Take a Journey of Imagination

Take a Journey of Imagination

Encore to present “Christmas in New York.”

From left: Renee Griese, Sara Avery and Claire Griese kick up their heels in the number, “Welcome to the Grande.”

From left: Renee Griese, Sara Avery and Claire Griese kick up their heels in the number, “Welcome to the Grande.” Photo Courtesy of Linda Helms

If it’s December, it’s time for Encore Theatrical Arts Project’s annual holiday show. And this year’s Broadway-style, original musical — celebrating Encore’s 20th anniversary — is called “Christmas in New York.”

Running Dec. 11-20, it tells the story of a boy named Eddie, full of ideas for new toys, but feeling like a misfit. At Elf Training School at the North Pole, a teacher named Frosty the Snow Man befriends him, but may actually be more interested in Eddie’s inventions.

Then Eddie and Frosty attend an international toy convention in New York City to sell Eddie’s ideas. And as the tale unfolds, the audience will see whether Frosty will learn a lesson or will totally commercialize Christmas.


Claire Griese (in front) during the rag dolls dance number.

The cast of 36 has been rehearsing since August, and director and choreographer Raynor van der Merwe says everything’s “going wonderfully. The dancers are working amazingly hard and have some incredibly quick costume changes which have to be rehearsed just like the dance numbers.”

Set designer Tabitha Dees will transport the audience to Santa’s workshop. “It’s 24 feet high and 40 feet wide,” said van der Merwe. “It’s a beautiful, glorious set with staircases and balconies. Scenes will also take place inside the convention at a hotel with views of the New York City skyline. There’ll be soaring, 16-foot-high windows, plus stairs and revolving doors. It’s gorgeous and elegant.”

She said this show “takes young and old on a journey of imagination. New York City is transformed into a magical place, and we get to see these North Pole characters in it. And this being our 20th anniversary, we’ve hand-selected some iconic dance numbers that we’re bringing back for this show. It’s fast paced, with storyline and dances connecting really well, so it’ll be an exciting two hours that’ll put people in the holiday spirit.”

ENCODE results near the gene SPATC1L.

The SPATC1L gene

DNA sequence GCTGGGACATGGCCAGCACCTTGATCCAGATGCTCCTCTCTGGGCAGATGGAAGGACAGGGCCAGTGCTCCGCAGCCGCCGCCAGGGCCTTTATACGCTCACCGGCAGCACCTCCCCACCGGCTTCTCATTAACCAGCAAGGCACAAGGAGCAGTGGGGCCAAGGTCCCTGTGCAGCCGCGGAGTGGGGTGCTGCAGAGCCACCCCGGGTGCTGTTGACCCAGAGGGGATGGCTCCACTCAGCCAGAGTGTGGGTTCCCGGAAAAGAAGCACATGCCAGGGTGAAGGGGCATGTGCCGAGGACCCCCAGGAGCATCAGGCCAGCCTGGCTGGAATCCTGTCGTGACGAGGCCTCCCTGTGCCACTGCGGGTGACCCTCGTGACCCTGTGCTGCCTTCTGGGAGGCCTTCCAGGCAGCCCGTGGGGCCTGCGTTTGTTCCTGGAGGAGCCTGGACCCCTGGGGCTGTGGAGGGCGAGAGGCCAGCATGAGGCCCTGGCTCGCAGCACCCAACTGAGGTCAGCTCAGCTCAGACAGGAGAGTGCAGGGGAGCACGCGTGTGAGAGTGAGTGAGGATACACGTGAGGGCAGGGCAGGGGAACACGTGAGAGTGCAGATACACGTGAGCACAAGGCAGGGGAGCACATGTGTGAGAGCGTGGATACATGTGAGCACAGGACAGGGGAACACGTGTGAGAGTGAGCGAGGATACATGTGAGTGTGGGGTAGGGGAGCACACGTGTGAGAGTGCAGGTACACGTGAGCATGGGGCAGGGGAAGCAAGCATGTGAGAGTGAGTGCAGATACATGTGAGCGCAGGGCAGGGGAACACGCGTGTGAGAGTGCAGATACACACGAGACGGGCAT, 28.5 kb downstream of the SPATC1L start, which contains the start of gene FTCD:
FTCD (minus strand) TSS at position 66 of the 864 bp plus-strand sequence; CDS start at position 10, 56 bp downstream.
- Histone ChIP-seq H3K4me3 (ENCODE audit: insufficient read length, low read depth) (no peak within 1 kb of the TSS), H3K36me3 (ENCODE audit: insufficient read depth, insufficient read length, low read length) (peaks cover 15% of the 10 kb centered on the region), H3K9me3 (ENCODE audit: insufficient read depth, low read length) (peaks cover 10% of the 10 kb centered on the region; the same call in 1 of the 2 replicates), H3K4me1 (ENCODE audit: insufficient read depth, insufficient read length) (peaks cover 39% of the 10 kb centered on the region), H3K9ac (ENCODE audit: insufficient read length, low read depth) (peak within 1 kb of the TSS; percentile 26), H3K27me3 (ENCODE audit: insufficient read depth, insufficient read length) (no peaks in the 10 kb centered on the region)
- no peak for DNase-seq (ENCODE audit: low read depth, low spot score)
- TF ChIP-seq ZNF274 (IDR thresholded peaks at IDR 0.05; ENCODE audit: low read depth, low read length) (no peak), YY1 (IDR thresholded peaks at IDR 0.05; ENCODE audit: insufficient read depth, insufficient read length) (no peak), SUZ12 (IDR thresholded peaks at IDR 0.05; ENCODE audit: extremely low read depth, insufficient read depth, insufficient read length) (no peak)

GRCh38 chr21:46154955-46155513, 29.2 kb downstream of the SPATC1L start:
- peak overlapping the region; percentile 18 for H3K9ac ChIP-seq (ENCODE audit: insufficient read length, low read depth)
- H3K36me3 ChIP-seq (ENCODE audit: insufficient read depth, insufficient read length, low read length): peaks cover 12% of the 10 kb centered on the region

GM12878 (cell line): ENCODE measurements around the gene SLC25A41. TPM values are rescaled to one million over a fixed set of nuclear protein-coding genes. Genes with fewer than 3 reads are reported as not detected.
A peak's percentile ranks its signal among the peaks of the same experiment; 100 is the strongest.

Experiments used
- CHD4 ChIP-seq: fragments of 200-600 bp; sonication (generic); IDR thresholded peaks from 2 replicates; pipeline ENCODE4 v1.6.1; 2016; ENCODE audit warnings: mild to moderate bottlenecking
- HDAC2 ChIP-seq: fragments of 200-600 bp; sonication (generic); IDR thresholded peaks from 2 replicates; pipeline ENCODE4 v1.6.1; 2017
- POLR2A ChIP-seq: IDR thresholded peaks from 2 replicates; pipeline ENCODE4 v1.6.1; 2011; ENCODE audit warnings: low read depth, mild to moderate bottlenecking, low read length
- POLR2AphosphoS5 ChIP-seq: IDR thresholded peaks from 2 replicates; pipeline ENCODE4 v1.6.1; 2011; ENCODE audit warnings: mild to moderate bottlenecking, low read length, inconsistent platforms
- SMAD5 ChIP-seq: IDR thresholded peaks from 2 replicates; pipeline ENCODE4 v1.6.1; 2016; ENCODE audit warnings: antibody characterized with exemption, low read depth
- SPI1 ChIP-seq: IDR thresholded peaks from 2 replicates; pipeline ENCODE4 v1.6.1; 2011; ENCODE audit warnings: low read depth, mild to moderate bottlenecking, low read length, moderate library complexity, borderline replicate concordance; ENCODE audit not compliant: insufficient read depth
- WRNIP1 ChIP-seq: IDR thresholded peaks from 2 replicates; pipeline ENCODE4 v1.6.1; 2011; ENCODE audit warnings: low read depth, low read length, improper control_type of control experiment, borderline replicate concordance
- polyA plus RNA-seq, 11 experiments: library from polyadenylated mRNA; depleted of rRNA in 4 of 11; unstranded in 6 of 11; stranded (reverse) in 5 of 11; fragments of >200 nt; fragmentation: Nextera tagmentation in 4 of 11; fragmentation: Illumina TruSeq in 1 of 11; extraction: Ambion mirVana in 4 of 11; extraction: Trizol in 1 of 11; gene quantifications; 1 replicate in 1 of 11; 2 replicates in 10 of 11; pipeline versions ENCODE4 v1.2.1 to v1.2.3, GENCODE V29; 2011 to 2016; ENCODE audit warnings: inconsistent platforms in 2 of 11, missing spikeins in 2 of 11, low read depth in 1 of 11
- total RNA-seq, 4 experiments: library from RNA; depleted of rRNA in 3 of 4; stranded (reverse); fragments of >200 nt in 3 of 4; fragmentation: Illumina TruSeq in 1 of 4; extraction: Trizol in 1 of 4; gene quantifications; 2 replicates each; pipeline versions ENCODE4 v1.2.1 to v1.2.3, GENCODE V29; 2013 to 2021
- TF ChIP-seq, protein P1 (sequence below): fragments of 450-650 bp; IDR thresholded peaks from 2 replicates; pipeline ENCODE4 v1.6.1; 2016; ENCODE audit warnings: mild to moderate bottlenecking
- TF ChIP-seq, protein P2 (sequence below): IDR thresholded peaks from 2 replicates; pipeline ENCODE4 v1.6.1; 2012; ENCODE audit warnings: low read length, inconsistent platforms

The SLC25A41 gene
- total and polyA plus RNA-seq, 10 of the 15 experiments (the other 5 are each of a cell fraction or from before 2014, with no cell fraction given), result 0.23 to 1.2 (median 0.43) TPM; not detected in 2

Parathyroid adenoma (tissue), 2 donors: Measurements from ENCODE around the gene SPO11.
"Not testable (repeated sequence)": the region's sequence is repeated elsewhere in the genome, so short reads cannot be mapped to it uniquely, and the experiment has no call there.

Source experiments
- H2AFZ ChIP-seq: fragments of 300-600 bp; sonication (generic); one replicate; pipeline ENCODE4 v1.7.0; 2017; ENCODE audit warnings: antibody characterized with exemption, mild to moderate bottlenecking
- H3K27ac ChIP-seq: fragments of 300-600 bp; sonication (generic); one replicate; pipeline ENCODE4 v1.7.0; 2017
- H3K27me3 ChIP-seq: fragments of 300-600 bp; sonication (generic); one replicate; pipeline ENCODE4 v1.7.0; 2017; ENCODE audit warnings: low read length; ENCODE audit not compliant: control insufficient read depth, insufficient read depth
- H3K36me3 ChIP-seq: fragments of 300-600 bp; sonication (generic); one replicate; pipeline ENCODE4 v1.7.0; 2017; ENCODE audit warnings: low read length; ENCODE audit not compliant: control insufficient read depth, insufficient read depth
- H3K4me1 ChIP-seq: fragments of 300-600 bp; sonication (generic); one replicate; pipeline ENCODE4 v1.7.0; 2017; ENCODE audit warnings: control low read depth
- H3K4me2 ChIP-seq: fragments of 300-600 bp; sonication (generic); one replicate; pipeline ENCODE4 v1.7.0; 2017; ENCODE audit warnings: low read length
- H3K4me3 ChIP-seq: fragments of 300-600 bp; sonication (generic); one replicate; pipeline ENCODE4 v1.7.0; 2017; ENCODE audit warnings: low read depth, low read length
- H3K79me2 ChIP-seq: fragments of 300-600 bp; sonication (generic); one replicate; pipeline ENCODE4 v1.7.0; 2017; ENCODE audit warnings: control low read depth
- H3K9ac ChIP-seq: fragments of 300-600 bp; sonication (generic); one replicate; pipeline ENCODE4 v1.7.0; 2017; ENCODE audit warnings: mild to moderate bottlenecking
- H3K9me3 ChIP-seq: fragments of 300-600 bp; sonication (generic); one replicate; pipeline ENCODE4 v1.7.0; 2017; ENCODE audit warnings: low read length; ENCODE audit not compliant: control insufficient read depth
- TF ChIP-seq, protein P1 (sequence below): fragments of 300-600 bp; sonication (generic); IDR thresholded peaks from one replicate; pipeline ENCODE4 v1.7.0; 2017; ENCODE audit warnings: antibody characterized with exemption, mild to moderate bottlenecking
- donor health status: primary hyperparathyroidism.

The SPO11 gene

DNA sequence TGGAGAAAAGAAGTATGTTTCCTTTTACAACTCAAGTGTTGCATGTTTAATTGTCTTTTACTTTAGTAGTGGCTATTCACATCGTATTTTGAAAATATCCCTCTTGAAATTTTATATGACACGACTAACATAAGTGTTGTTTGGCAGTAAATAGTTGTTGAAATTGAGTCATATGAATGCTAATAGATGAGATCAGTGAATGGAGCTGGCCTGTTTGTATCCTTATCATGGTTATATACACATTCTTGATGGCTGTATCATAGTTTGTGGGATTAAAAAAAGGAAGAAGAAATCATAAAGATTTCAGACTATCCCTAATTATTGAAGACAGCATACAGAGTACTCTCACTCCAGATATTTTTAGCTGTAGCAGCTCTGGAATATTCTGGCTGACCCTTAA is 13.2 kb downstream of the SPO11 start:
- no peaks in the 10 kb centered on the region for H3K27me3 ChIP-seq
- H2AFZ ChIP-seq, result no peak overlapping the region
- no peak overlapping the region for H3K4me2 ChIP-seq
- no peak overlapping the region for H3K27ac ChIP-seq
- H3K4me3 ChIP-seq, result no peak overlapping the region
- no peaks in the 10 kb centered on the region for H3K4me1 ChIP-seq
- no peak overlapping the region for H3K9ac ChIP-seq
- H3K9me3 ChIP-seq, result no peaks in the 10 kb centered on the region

In her ninth year with Encore, Centreville High junior Jenna Frisby has been dancing since age 3. “I’m a girly girl, so it fills that part of me,” she said. “And my mom and grandma danced, too. I play the elf teacher, trying to keep the elves in order and teaching ‘Christmastology.’ And I also dance in about 14 numbers.”

The snow finale is her favorite because she changes her costume five times and does a special ballet on pointe. And, added Frisby, “I like the white tutu, leotard and tiara I wear for it.” She said the audience will love the “relatable characters, and the story about school, plus the scenery and costumes are always very professional and fun. We work about 25 hours/week and then do 12 shows, and it’s really nice to see it all come together.”

Chantilly High junior Claire Griese is in her 11th Encore show and loves “being onstage and performing — and doing the Christmas show is my favorite part ever. I play Melinda, a mad scientist at the convention in New York. She’s terrified of public speaking, has a nerdy voice and big glasses and speaks in a monotone. It’s fun to act that way and make people laugh.”


Alia Artieda performs the rag dolls dance number.

Griese especially likes the “Rockettes” number best. “It’s a new number this year with new costumes and choreography with a crisp, more professional style,” she said. “And I think every dancer’s dream is to be a Rockette.” Since the story involves an elf school, there are more child actors this year, so “the kids in the audience will relate to them,” said Griese. “And the set and music will transport them and everyone to the North Pole.”

Portraying Eddie is a Herndon Middle eighth-grader Henry Metcalf. “Eddie’s an elf with brilliant ideas for Christmas-toy production; but at first, no one listens to him,” said Henry. “He’s also mischievous and gets into trouble. I love my role because Eddie is high energy; I get to fall out of a fireplace, make a ton of inventions, sing and be part of a big dance number, ‘Be the Hero.’ Everyone in the cast dances behind me, and I feel so cool and privileged to be in the same number as such amazing dancers.”

Henry started dancing with Encore last year and enjoys it. “It’s a way to channel my energy,” he said. “If I’m stressed out, I can just let it all out and dance really hard.” As for the show, he said audiences will like the bright costumes, sets and “all the work everyone’s put into it.”

Mariana Artieda, who’s 17 and homeschooled, has danced with Encore since age 4. “I like having my own style, performing for people and making them happy,” she said. “I’m in almost every dance number; ‘Reindeer’ is my favorite. We wear fishnets, brown leotards, cute little jackets and antlers. And it’s the number I can put the most facial expressions into.”

Artieda said audiences will enjoy seeing a Broadway-type show here in Virginia. And, she added, “The sets are colorful and imaginative and the dances are full of Christmas characters.”

Both homeschooled and attending NOVA, Sara Avery has been in Encore’s performing company six years. “Encore’s helped me manage my time and work smart,” she said. “I can keep focused and positive, even when tired.”

In this show, she dances, sings and acts in 15 numbers. “I especially like ‘Rag Dolls’ because we each get to be characters — our own, fun toy — wearing plaid dresses and pigtails,” said Avery. “Overall, the show’s upbeat, entertaining and funny and will make people excited for Christmas.”